A child’s racial identity has important implications, Huguley said.

“As children age, having stronger racial identity is associated with positive academic outcomes and positive psychological outcomes—things like self-esteem, reading—all types of measures of achievement start to be associated with a stronger racial identity.”    

The collaborative, made up of nine Pittsburgh educators, is conducting parent focus groups and surveys.  Huguley said teaching about racial pride is really good for black kids. 

“We want to encourage parents to engage their children in discussions of African history and cultural artifacts and a deep appreciation of who they are," he said. "And to present black excellence, black virtuosity in music, arts, in the professions. All of those things are really good and valuable.”      

Most black students have white teachers, White said. 

“Which is not a bad thing in and of itself if the teachers are prepared to work with those kids, and what we’ve been finding is that schools of higher ed unfortunately are not preparing them well for it, and it could be because they don’t have the curriculum that they need to actually teach the teachers.”   

In an effort to determine how to prepare teachers better, Carol Barone-Martin, executive director of Early Childhood Education for the Pittsburgh Public Schools, said Pitt researchers will make observations in ten classrooms this year.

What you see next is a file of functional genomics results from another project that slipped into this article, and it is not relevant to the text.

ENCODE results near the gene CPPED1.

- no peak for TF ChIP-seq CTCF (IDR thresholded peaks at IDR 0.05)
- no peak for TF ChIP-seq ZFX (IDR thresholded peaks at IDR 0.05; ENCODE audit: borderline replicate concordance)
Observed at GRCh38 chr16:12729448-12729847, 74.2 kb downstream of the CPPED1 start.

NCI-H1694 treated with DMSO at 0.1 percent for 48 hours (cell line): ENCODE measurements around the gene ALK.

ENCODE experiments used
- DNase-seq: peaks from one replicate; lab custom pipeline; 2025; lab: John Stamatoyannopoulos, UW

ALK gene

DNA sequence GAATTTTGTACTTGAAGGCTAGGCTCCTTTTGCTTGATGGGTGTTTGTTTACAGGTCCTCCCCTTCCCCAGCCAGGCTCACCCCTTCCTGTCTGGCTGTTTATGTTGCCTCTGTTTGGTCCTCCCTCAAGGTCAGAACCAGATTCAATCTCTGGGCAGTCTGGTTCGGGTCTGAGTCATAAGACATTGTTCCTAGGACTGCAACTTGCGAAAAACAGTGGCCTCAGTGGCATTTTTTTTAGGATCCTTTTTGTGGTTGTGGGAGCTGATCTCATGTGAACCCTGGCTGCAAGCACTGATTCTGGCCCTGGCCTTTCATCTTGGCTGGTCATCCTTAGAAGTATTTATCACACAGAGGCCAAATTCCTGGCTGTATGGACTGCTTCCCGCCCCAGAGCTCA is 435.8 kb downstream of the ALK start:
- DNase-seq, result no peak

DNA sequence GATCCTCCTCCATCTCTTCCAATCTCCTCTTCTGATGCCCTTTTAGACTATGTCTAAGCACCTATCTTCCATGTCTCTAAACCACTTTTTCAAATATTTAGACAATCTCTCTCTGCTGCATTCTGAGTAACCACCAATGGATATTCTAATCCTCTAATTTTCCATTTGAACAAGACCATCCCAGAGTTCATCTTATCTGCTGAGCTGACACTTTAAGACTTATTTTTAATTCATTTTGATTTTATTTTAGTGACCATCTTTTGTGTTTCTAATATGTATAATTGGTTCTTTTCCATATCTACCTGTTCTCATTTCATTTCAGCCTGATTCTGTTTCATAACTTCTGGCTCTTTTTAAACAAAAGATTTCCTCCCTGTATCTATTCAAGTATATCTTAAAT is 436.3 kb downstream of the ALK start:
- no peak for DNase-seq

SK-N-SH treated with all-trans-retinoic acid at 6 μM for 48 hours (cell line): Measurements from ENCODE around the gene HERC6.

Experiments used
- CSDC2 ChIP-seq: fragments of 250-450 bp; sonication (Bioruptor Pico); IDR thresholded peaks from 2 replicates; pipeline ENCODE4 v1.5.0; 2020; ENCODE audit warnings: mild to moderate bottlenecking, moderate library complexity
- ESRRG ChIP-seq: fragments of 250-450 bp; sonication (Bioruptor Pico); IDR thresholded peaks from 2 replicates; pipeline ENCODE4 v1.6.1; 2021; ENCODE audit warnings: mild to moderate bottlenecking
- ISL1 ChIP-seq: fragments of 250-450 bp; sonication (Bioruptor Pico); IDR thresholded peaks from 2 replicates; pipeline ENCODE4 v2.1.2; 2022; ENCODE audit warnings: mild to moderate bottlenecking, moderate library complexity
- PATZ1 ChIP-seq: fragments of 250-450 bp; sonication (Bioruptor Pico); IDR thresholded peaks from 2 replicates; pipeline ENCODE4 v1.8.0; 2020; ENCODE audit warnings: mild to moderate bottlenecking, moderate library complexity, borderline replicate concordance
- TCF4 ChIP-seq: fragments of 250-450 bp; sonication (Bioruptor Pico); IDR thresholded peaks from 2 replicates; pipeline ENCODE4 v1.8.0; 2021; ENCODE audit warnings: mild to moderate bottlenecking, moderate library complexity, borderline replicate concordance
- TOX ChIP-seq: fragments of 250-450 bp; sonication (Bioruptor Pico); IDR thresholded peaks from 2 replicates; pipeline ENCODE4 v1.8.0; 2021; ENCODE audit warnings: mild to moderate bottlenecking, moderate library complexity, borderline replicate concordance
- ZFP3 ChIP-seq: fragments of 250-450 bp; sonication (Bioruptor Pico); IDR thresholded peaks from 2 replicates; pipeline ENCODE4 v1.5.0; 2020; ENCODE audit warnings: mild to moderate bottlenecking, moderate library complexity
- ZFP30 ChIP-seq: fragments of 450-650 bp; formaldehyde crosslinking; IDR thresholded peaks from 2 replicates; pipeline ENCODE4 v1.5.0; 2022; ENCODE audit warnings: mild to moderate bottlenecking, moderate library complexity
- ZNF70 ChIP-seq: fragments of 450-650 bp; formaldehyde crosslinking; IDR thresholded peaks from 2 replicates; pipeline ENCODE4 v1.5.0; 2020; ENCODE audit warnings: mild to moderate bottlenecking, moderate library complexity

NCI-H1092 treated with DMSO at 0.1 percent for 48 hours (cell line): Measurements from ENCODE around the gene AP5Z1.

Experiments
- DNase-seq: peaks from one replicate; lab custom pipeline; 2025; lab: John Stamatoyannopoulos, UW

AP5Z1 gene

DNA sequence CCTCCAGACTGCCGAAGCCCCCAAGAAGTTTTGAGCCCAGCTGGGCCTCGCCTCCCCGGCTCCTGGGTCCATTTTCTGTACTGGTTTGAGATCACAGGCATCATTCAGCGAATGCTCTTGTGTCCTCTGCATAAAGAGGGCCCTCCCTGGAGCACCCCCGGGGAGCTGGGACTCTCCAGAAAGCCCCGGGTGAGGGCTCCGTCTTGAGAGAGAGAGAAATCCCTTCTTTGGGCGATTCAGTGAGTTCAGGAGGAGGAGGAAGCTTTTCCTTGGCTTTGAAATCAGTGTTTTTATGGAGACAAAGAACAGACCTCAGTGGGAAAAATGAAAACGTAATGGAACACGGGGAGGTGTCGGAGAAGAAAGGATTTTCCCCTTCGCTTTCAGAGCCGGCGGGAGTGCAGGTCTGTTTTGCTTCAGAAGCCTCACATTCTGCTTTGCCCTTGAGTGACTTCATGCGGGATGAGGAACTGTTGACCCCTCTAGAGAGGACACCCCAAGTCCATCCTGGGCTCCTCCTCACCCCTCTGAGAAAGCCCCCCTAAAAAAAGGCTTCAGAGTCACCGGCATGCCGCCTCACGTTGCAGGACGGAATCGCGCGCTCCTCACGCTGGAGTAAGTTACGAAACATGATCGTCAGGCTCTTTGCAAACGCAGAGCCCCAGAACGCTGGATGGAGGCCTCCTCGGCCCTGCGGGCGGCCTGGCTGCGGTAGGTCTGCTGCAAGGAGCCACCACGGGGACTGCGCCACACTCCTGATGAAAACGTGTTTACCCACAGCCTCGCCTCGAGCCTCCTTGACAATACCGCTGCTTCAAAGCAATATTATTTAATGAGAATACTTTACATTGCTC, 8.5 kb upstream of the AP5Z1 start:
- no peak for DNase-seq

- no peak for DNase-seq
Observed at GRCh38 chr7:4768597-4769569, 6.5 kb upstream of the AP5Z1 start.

“And look for best practices that can be replicated," she said. "We expect it to be interaction, words that are used, things that really would enhance the environment and help them to grow and value their own skin color.” 

Ignoring race, pretending to be colorblind, is the wrong approach, Wanless said. Just as teachers don’t pretend kids are all the same gender, they shouldn’t ignore another big piece of a child’s identity 

“Unless you hear directly from a teacher that ‘I see that you’re black; I value that you’re black; I can imagine being very successful in this world; in fact, I’m going to show you models being successful in this world as someone who’s black.’ You need to hear something like that when you’re young to counteract the message that they’re getting right now that that’s not possible.”  

Barone-Martin said the diversity training offered to teachers and staff by Pittsburgh Public opened her eyes.

“I always felt I was fair and compassionate, but I did not still understand the perspective of those that are black.  When you realize that there is this other experience that children are having that might have been different than yours…that really helps people be better teachers.”  

While parents and schools can help black children develop positive racial identities, no matter what “best practices” are developed, Wanless said all children will pick up on the racial bias in our culture.

“If you have a neighborhood that’s largely one race, that’s going to stick out, and you start to wonder if there’s something different about that characteristic that’s making those people not come over to my house for social events with my parents," she said. "We have still a fairly segregated society, and those messages are sent.”